If you want to pinpoint your origins, how far back do you go? How far back do you want to trace your parents’ parents, then their parents, then theirs, on back to where?
If you’re into the whole Ancestry.com thing, then you’re in it for the long haul. Me, I’m not. I’m in it for the short haul. My origin point, the one that most interests me, is how my parents met, did the deed, and had me.
There’s more of an emotional attachment to that “beginning.” Sure, I loved my grandparents well enough, but my attachment was not as strong as that to my mom and dad. I know it’s different for others. I know people who love their grandparents more than their parents. I never had enough of an emotional attachment to mine to make that call.
One of the reasons is that my mom’s parents didn’t speak English. I could never really communicate with them, and although I did spend time with them, our interactions were silent.
They found the cist on my paternal grandfather’s spine just after I was born. When he had the surgery to remove it, the doctor accidentally severed some nerves that put him in a wheelchair for the remainder of his life. By the time I was old enough to know him, he’d become a solitary alcoholic, unhappy about everything, sitting in that chair staring out the window he eventually pushed himself through when I was in junior high.
His wife, once he began to withdraw into his inebriatedly silent world, declined as well, sitting in their living room watching TV and knitting. Knitting all the time. Sometimes when my parents would leave me to be watched by her, I’d sit there for eight hours of TV and her knitting. Funny thing was, she rarely made anything of utilitarian value. All of her endless projects were strange shapes of all kinds of sizes. I guess you could call them wall hangings, but that would be a cruel pun since, in the end, she did knit herself a noose with which she hung herself about a year after my grandfather went out the third-floor window.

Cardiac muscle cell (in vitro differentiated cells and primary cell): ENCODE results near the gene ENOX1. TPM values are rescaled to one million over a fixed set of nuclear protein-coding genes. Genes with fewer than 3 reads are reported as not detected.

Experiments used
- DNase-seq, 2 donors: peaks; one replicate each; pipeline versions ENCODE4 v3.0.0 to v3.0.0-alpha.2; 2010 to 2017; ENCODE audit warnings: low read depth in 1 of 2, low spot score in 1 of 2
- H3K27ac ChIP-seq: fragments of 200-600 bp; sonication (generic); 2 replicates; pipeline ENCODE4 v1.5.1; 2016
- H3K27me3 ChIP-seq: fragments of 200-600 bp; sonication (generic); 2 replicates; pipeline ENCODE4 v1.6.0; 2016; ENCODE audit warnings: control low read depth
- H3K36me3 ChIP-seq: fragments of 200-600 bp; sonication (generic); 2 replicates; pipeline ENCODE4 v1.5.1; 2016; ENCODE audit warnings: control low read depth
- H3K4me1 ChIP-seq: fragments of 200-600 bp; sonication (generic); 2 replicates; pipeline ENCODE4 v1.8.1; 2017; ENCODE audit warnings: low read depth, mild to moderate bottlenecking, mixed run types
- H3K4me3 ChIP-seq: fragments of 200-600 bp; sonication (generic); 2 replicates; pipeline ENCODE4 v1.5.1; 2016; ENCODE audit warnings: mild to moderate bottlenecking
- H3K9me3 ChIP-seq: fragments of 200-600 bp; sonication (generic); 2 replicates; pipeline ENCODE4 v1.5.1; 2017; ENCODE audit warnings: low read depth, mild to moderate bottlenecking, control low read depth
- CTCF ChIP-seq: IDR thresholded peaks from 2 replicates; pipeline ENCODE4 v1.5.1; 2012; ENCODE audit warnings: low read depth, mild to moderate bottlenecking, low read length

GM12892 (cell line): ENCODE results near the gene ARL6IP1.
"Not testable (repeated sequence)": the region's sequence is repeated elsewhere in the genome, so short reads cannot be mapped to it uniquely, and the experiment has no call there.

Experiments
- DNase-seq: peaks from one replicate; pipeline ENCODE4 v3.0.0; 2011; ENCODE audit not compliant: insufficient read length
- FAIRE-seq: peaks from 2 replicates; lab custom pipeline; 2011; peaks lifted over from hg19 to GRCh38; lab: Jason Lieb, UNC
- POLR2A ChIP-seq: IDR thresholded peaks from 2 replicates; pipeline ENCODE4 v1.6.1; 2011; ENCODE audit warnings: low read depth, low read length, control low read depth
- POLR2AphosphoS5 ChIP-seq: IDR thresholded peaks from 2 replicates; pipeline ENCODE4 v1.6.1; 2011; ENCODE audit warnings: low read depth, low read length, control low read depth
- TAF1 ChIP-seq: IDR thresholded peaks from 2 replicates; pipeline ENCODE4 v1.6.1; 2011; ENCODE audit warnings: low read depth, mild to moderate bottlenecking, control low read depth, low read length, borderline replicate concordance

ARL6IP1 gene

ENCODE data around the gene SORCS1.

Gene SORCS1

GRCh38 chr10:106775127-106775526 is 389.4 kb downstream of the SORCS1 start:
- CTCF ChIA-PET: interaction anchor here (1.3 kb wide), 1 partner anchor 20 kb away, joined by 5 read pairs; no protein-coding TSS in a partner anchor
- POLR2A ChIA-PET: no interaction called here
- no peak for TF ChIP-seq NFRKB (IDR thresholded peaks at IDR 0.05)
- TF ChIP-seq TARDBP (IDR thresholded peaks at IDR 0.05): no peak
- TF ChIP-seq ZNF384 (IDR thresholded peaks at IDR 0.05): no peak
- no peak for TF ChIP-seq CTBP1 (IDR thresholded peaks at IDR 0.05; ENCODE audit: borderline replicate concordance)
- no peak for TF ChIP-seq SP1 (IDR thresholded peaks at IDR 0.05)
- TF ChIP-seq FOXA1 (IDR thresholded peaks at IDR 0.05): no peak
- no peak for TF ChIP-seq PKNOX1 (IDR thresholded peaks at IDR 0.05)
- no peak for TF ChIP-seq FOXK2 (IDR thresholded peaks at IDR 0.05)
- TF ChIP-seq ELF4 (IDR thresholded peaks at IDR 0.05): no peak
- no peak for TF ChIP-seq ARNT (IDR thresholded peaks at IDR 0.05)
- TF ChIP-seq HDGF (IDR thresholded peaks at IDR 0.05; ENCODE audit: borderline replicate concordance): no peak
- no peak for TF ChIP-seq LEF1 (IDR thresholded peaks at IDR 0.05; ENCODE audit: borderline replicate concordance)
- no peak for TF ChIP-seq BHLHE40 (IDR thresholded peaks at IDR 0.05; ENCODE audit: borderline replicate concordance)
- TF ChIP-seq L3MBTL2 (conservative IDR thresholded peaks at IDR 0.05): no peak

Normally, you’d expect someone to have a good chance to live through a fall that short, survive with some injuries that might persist. Since he had already passed that stage thanks to the bungled surgery, I guess he just wanted to die so badly that three stories were enough.
You don’t have to fall very far at all to break your neck. A friend of mine broke his in a three-foot fall from a stone wall. He was rocking back and forth, slipped backward, and broke it. He died on the spot.
But back to my parents. They met at the beach, way back when the beach was a pleasant place to go. Uncrowded. Less touristy. And this is important: There were many fewer weirdos wandering around. Now, this wasn’t a beach like here in Hawai‘i. This was a beach in the Midwest where they both went to school.
It’s funny what they call “beaches” in the Midwest. There actually are swathes of rocky shore on the Great Lakes. I mean it’s not the ocean and there’s rarely any sand, but they call them beaches, nonetheless.
Now my mom, who was from here in Honolulu traveled way over there to school, and whenever she could, she went to various beaches along Lake Michigan. She’d try to relax on these rocky shorelines, but it was nothing like Waikīkī Beach with the fine sand and warm sun.
No. Even on sunny days, she still felt cold. And the water, she said, was way too frigid for her to swim in. Most days, she said, she could hardly get in over her knees. Growing up a swimmer, she never swam in the Great Lakes. Still, she’d do her best to recreate the beach-going experience of her youth.